The premier of New South Wales has issued an apology to those who were victims of forced adoptions in the 1950s, '60s and '70s.
In a joint sitting of parliament, Barry O'Farrell apologised for the pain and suffering experienced by the mothers and children involved in these forced changes of child custody.
"The trauma induced by the forced adoption practices in the past has reverberated through the lives of tens of thousands of mothers, and their children who were removed.
"It's affected fathers who were never given a say, as well as the families who never knew of the truth of what went on with brothers, sisters, nieces and nephews or grandchildren they lost," he said.
The forced adoptions involved single mothers and teenage mothers were forced into signing forms, often whilst under sedation,which legally allowed these newborns to be placed into other families. This scheme took place over numerous decades and involved an estimated 150,000 babies across the country.
This apology has come in the wake of apologies by other state governments, including the South Australian and Western Australian parliaments.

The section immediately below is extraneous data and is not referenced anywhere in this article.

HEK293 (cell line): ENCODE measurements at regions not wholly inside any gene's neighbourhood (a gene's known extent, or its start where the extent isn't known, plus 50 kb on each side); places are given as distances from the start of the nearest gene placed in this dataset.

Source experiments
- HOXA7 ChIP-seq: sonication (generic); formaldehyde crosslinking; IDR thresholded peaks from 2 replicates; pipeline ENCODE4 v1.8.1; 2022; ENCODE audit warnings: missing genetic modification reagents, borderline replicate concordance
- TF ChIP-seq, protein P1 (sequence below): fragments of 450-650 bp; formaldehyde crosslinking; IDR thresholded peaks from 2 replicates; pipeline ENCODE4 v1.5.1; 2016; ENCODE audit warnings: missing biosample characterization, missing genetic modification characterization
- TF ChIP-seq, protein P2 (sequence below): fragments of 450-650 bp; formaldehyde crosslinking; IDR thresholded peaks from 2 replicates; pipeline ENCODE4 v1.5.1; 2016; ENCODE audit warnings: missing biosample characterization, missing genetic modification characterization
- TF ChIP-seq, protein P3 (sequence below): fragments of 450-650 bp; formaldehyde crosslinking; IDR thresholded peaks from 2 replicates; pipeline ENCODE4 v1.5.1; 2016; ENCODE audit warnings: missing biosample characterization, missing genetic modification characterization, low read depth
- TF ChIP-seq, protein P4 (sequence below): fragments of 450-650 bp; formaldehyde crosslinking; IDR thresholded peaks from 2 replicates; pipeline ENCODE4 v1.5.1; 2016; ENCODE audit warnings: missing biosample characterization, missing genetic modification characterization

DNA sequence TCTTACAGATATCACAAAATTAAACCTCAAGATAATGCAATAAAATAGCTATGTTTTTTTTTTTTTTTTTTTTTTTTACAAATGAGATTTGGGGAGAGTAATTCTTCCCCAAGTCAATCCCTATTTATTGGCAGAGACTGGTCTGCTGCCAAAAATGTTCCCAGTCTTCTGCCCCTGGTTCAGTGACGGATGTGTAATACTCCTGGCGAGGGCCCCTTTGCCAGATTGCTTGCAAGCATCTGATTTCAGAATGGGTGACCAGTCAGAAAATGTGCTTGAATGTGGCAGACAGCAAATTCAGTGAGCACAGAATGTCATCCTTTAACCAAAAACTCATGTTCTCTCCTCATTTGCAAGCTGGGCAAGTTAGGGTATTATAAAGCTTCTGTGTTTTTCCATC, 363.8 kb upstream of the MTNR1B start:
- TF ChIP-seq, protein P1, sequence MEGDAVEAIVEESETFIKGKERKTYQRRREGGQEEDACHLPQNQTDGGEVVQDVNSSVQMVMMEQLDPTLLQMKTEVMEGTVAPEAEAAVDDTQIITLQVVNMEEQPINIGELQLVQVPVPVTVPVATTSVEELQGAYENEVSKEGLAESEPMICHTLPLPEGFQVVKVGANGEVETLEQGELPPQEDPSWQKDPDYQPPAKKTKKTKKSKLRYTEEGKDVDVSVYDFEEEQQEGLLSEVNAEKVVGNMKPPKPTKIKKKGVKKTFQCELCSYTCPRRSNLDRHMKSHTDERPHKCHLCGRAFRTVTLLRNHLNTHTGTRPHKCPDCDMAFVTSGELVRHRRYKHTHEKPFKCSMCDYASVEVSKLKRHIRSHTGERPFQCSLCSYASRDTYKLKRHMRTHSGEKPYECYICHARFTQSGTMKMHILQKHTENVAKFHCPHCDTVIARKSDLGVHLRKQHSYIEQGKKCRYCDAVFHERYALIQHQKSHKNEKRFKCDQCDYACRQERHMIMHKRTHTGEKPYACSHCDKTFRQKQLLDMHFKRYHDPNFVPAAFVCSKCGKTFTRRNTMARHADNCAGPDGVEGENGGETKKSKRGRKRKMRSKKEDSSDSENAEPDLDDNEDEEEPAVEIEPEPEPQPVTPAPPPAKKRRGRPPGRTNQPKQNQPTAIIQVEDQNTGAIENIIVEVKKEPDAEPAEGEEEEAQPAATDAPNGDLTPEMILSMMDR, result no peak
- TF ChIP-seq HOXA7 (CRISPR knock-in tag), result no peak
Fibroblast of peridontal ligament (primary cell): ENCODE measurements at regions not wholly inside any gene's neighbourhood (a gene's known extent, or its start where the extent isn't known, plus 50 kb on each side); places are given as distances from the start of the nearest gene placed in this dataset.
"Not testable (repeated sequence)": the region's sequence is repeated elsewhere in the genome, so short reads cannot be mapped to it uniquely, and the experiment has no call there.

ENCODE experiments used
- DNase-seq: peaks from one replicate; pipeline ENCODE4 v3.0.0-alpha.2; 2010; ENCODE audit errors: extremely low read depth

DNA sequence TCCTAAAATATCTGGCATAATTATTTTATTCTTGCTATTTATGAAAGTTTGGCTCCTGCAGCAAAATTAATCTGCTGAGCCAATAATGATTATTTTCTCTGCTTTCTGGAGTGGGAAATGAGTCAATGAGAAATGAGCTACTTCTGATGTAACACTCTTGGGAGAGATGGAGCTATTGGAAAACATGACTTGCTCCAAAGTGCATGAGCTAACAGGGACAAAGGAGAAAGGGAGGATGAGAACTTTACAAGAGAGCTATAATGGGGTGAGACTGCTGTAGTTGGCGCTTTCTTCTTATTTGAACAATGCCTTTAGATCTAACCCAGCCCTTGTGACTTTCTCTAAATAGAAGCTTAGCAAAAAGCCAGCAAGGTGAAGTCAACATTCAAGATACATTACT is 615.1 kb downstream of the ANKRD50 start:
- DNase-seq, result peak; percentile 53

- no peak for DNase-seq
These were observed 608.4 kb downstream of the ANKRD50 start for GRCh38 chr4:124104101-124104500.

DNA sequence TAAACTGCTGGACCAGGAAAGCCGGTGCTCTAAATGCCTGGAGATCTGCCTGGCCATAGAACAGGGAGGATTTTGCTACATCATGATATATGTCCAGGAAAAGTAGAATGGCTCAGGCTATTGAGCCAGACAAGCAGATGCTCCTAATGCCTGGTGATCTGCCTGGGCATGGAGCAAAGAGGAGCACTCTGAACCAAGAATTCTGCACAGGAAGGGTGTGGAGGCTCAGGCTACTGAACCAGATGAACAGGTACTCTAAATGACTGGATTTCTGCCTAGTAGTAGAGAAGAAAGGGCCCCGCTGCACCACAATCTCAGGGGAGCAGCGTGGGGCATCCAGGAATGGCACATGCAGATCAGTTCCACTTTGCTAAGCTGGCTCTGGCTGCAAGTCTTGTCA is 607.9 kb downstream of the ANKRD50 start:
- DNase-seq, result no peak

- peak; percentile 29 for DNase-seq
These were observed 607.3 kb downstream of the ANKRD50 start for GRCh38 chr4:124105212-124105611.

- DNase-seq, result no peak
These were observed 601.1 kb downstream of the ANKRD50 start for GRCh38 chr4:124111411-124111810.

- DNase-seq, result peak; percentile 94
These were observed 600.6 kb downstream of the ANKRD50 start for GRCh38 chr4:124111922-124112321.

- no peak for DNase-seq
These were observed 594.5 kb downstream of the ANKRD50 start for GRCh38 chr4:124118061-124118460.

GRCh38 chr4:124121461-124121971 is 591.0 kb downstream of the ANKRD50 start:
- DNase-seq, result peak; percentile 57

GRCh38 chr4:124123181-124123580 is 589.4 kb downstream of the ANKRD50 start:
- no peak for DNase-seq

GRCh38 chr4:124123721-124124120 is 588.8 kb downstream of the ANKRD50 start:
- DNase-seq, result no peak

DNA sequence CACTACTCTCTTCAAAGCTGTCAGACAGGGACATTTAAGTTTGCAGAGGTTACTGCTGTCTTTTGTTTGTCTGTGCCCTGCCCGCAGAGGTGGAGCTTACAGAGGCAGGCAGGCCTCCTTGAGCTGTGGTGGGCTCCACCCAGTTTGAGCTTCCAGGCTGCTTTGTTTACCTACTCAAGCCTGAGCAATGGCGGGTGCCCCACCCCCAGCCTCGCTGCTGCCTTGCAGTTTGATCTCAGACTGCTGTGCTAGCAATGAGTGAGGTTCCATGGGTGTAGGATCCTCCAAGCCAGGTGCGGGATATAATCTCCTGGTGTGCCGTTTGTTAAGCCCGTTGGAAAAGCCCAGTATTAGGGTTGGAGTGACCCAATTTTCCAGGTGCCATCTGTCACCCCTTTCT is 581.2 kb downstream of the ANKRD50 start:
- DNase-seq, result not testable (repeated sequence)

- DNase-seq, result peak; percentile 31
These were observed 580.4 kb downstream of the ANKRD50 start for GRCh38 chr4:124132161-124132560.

The NSW family and community services minister Pru Goward said that these adoptions took place whilst the mothers didn't have all their faculties, as they had just given birth.
"It is true that there were thousands of young women in NSW who were persuaded or manipulated to accept that adoption was in the best interest of their child, but there are an unknown number for whom the persuasion became coercion - they are part of this apology," she said.
Opposition leader John Robertson and Pru Goward's counterpart, Barbara Perry also gave speeches in parliament, highlighting the 'barbaric' practices that were undertaken in the mid twentieth century.
The apology today (September 20) saw hundreds turn out, many reading testimonials of how this practise of removing children from mothers has caused much heartache and pain. Lyn read a poem, describing in detail what she had to endure after she lost her son.
Some were affected by the forced adoptions and were present for the speech, told the Sydney Morning Herald they felt that the speech did not go far enough. They suggested the speech didn't stress the criminality of the issue; they also felt that a vehicle for reconciliation would be extra mental health services.